J D Henshaw
Another post-apocalyptic zombie drama? It sounds like it'll be a cliché-ridden gore fest, but by goodness this new play from J D Henshaw transcends the limitations the genre can impose. It is a gripping, claustrophobic account of the fraying psychologies of a handful of survivors of the "virus", who have banded together in a loose alliance but who each have one and only priority, to keep their own selves alive.
Large chunks of the play take place in disorientating darkness punctured by the characters' terrified shouts, and our sense of being plunged into an alien situation is heightened by the fact that we're actually sat in a cramped, nondescript meeting room in a hotel.
But no—for the next hour we're in an isolated farmhouse in which the survivors are holed up and beginning to dare to believe that they might be able to build a life together. They don't know each other—they just happen to have all run in the same direction from the last zombie attack, and took shelter in the house together. But they make shaky efforts to get on.
Only this is tricky, with one of the women (Susanna Mulvihill) a fussy, faux-cheerful, mothering type who seems in complete denial about the cataclysmic state of affairs, and the other a dead-eyed teenager (Lynne Campbell) given to doomy pronouncements that cut far too painfully to the truth of their situation. The men are a difficult pair too: one (Iain Martin) constantly on edge, irritable and borderline-violent, and the other (Paul J Creegan) a well-meaning peacekeeper who is trying, and failing, to suppress his debilitating fear.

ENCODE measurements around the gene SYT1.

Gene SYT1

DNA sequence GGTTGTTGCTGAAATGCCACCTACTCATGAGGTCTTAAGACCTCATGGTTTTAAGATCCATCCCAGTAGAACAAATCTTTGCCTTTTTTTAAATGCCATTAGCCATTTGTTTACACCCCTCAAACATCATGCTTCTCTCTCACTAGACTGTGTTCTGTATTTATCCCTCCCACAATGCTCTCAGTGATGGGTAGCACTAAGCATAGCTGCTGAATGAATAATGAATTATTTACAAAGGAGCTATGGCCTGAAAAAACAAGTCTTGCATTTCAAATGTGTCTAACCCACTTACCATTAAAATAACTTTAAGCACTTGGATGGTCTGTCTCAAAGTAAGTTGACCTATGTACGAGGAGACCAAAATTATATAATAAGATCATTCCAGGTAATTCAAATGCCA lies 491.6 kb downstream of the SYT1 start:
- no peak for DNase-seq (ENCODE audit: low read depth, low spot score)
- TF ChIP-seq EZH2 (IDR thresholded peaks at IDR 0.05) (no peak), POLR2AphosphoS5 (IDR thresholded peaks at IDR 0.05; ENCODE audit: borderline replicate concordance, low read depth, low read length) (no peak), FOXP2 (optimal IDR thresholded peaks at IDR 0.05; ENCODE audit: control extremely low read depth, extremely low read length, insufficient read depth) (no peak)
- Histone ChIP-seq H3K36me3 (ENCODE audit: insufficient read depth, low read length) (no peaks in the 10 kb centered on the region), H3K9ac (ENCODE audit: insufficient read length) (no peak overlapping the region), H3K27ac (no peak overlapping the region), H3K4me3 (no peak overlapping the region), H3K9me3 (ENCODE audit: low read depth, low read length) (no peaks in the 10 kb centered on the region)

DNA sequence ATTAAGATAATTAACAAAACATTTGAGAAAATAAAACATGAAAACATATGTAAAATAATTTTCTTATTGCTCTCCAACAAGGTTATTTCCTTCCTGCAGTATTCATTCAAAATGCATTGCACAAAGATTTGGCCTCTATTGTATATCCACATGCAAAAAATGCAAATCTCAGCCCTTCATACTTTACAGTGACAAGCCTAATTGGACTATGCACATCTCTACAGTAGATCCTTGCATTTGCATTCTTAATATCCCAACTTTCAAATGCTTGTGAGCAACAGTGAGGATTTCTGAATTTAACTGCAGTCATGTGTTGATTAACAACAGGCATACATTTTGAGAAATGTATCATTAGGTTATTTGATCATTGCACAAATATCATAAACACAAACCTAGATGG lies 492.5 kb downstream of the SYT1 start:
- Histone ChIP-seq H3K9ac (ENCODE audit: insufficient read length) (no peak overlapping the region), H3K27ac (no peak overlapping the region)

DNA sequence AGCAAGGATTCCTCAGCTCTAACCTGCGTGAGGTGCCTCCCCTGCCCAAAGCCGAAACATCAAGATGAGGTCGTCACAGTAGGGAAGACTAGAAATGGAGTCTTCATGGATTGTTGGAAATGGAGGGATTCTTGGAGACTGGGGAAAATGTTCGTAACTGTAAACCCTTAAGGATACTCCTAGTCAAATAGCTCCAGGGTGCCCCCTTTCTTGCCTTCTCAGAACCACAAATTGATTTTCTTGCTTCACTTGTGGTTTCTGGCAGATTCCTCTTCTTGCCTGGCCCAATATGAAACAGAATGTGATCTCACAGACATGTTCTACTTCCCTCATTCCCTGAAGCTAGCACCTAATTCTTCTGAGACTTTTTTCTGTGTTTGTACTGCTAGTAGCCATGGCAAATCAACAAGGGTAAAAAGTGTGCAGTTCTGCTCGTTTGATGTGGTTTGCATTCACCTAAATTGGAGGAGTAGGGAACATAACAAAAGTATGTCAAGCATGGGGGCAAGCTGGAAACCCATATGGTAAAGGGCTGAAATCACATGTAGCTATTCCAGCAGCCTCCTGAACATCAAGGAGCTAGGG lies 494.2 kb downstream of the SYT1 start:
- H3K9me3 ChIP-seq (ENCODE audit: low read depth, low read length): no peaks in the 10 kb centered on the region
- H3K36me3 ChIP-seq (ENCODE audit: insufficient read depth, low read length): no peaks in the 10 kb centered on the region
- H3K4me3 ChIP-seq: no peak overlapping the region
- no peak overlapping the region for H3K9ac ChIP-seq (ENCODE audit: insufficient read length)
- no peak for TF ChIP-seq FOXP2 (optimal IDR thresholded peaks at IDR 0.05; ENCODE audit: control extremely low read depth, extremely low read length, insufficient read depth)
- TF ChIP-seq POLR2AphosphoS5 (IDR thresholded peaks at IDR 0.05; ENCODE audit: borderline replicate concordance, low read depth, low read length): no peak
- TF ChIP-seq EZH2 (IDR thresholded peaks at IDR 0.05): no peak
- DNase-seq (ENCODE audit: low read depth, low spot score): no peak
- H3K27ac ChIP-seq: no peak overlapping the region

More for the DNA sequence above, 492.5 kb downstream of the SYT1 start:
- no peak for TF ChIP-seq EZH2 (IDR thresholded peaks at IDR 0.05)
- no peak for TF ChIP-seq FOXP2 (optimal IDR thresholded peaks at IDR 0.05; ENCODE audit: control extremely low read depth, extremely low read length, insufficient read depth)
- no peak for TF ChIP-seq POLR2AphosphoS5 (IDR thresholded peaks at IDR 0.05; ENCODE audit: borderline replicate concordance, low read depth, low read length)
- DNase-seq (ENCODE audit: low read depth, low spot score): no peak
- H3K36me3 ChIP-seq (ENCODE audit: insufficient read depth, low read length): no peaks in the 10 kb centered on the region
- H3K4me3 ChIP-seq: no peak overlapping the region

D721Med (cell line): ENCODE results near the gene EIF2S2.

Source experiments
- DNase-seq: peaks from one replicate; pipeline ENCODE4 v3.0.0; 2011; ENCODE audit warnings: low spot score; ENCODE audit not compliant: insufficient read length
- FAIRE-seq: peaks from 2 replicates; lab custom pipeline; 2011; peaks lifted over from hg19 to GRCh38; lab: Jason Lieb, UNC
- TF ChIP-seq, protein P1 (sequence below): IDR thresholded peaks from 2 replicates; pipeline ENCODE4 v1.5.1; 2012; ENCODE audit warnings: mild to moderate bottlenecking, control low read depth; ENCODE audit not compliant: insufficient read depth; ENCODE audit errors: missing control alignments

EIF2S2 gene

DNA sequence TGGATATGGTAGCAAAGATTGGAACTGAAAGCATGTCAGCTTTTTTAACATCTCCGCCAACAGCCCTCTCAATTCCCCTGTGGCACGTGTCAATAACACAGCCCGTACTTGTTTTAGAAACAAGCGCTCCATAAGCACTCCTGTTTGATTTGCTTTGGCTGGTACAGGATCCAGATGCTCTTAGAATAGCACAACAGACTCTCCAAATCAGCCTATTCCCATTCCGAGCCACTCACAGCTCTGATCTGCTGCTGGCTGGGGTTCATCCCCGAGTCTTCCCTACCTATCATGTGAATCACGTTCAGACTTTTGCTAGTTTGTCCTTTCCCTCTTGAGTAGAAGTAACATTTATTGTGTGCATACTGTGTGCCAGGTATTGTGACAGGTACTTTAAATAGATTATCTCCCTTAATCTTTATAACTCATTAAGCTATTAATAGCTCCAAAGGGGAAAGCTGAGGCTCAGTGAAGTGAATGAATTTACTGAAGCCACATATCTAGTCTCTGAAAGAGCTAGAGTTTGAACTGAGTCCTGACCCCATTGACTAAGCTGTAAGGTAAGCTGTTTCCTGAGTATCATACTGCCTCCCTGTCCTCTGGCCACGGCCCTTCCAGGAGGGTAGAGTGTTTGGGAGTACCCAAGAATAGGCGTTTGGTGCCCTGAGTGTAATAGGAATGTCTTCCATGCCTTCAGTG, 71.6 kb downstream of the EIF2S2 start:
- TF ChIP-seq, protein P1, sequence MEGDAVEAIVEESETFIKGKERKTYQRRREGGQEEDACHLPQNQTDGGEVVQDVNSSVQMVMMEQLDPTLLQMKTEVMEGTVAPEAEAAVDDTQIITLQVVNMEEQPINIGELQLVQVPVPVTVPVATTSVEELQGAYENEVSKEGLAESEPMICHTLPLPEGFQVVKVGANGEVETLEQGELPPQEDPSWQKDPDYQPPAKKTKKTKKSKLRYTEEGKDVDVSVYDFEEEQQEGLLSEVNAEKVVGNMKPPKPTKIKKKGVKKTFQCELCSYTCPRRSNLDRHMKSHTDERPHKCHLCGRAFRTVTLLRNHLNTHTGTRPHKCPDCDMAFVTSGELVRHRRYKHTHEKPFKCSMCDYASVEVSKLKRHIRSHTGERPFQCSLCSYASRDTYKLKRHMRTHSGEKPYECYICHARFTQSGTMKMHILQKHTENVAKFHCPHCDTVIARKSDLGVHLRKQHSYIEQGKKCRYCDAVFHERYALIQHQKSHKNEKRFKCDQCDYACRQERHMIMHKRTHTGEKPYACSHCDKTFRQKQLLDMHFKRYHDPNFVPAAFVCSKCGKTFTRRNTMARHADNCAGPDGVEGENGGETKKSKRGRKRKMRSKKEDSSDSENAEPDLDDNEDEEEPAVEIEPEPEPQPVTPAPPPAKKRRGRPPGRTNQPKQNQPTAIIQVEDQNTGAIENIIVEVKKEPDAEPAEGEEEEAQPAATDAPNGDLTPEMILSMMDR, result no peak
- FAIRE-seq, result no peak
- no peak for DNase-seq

The play very interestingly explores the theme of survival tactics: its main concern, as you may guess, is not how you survive a zombie plague, but how you survive when thrown into close proximity with strangers with whom you must communicate and co-operate, or else.
The most interesting conversations are between the two women. The older woman, it turns out, has adopted a persona that she hopes makes her seem likeable and somewhat soft-headed and vulnerable, to inspire the protective instincts of others. It's seriously backfiring in the current context though.
The younger woman by contrast makes no effort at all to make herself socially acceptable, feeling that death is surely only ever round the corner and so attempts to form human bonds are surely pointless.
Then a stranger (Calum MacKaskill) comes into this small world that they have constructed. He's been with a stable group of people for a while, but a sudden attack surprised them and now he is the only survivor. But has he brought the virus with them…? He should be the potential source of fear; but it is he who is scared of them, at their appalling lack of human warmth towards each other, how they can't bring themselves to say each other's names, how they "dissolve in front of each other". His account of the group of people he was with before makes us consider that the tense, icy cold relationship between the survivors in the farmhouse is not an inevitability—it's their choice.
It's such an interesting spin on the genre, so tightly written and chilling in its plausibility. Humans are the real danger, is the gist of the message; potentially each other's salvation, but also potentially each other's poison. A real surprise, this excellent piece from a small company whose work I didn't previously know. It delivers one of the most compelling uses of an unpromising space, that you'll see anywhere at the festival this year.
Reviewer: Corinne Salisbury